Alex Bershadsky
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Alex Bershadsky

Tel Aviv, Israel | Established. Jan 01, 2016 | SELF

Tel Aviv, Israel | SELF
Established on Jan, 2016
Solo Jazz Funk


This band has not uploaded any videos
This band has not uploaded any videos



"Alex Bershadsky, Oz Noy, Nathaniel Townsley & Kama Kamila: POP-001"

Alex Bershadsky has teased his upcoming album with a new video for the song, “POP-001”. Besides the bassist’s incredible strumming and slap playing, the tune features heavyweight musicians with guitarist Oz Noy, drummer Nathaniel Townsley, and vocalist Kama Kamila.

If this is any indicator of its direction, we’re really looking forward to the new album! - No Treble

"Alex Bershadsky: Groove Move"

Here’s an intense jam by bassist Alex Bershadsky, whose incredible groove is matched equally by his impressive technique. The clip features Gal Gershovsky on drums.

When you groove it, you gotta move it! - No Treble

"Alex Bershadsky: Bring On The Night"

I’m always pumped to get new videos from Alex Bershadsky, and his latest is a reason why. The video features fantastic playing of all kinds, not to mention nice filming.

“It’s an original arrangement for the Police Classic ‘Bring on The Night’ combining double thumbing with fretless bass,” he shares. “It’s a bit different, I hope you’ll like it.” - No Treble

"Israel's Jazz Rebel Comes Clean: Alex Bershadsky"

IN THIS INTERNET AGE, THE GREAT unsung bassists you used to hear about via word-of-mouth are just clicks away. In the case of Latvian-born Israeli fretless jazz/fusion bass wizard Alex Bershadsky, those clicks led to a fascinating local story and global journey that has everything to do with location.

“Israel is a great country; it’s my home,” Bershadsky explains. “But it’s not the ideal place to develop a music career. It’s a small country, and big breaks are hard to come by.”

The long road to Bershadsky’s breakthrough 2007 solo release Junk began in a tough Tel Aviv neighborhood, where he acquired his first bass via smash-and-grab burglary. Next were endless hours of practice, complemented by demanding private lessons with Israeli upright player Egon Kerten. “He told me, You’re either great or you’re nothing at all, so I practiced all the time and have been for years.” Alex’s next adventure—a kamikaze mission to make it in New York City at age 20—resulted in him making ends meet by selling sneakers that fell off a truck somewhere before returning to Israel. “I burned all the bridges behind me and never looked back.”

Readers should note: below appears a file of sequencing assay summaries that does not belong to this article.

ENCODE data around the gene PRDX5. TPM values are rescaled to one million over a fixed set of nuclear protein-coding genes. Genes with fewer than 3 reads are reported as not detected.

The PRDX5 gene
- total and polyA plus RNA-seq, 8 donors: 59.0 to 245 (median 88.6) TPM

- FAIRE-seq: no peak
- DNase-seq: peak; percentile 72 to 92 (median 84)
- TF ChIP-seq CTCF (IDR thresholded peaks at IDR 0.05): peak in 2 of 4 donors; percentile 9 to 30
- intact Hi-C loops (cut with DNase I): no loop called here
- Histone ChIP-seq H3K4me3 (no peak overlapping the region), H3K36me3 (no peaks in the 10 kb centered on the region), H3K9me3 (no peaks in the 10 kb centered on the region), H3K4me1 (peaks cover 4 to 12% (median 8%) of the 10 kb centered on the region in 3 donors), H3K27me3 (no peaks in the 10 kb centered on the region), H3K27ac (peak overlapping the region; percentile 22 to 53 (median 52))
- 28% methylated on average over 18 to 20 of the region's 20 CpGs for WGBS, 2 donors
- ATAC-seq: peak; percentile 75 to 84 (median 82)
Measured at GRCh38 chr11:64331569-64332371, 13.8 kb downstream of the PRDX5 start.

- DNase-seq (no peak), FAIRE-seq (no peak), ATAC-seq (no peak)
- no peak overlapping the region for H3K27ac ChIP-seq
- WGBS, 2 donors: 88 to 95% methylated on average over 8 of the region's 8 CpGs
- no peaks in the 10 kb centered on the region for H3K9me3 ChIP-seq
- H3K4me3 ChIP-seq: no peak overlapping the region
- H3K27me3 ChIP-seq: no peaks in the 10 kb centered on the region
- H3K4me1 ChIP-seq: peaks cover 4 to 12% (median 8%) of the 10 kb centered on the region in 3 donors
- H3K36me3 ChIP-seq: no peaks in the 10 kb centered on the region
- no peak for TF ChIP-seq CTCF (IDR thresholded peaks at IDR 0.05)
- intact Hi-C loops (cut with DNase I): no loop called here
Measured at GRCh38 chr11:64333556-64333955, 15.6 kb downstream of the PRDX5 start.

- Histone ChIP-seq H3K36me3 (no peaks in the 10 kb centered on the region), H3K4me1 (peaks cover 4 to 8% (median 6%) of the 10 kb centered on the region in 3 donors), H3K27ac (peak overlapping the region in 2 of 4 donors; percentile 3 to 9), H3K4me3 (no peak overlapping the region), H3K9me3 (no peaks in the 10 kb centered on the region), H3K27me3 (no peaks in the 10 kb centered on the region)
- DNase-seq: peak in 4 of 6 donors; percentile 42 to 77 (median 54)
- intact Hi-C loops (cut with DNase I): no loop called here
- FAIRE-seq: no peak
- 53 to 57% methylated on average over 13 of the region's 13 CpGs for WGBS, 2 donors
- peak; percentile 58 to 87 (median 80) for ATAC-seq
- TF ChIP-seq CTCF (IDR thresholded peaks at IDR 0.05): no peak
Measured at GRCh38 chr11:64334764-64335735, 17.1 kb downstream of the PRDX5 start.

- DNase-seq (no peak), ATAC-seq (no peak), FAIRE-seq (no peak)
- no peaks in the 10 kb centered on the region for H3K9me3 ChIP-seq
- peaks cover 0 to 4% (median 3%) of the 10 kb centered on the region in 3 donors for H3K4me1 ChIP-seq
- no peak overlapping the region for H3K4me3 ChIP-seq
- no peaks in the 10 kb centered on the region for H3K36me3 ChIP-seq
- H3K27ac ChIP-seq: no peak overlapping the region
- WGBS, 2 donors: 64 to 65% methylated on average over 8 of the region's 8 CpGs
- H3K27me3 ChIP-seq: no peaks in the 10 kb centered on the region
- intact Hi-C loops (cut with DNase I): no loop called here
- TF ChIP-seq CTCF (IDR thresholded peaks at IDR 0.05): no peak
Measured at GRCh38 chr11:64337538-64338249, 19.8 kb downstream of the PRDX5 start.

This rebellious passion was finally directed into his music, and after sideman gigs with Israeli artists Korin Alal and Shlomit Haaron, he hit the European jazz circuit in the mid-’90s, cutting an album in Amsterdam’s Osho Center with his jazz act Return To Zero. Upon returning to Israel, he formed the fusion band Zonzee, whose first album Time Flies was a bonafide jazz hit in the Israeli market. Zonzee’s success emboldened Bershadsky for a second U.S. trip. “I did my first stint in New York, taking drugs, feeling like a king, losing the music. On my second attempt, a decade later, I returned older, wiser and in better form, and my music flourished.”

Featuring work by guitarist Mike Stern, Zonzee’s second disc Buzz was indeed tracked in his spiritual home of New York. Alex returned a third time in 2005 for a gig at the Blue Note, on behalf of the Israeli government’s Ministry Of Culture, no less.

Now back in Israel, Alex Bershadsky is teaching and working up his second album. “This time, nothing is obvious,” he says, comparing it to his first record. “The music is different; it’s coming from somewhere else, somewhere deeper—a place of appreciation.” - Bass player magazine - By Bryan Beller

"Anonymous by Alex Bershadsky"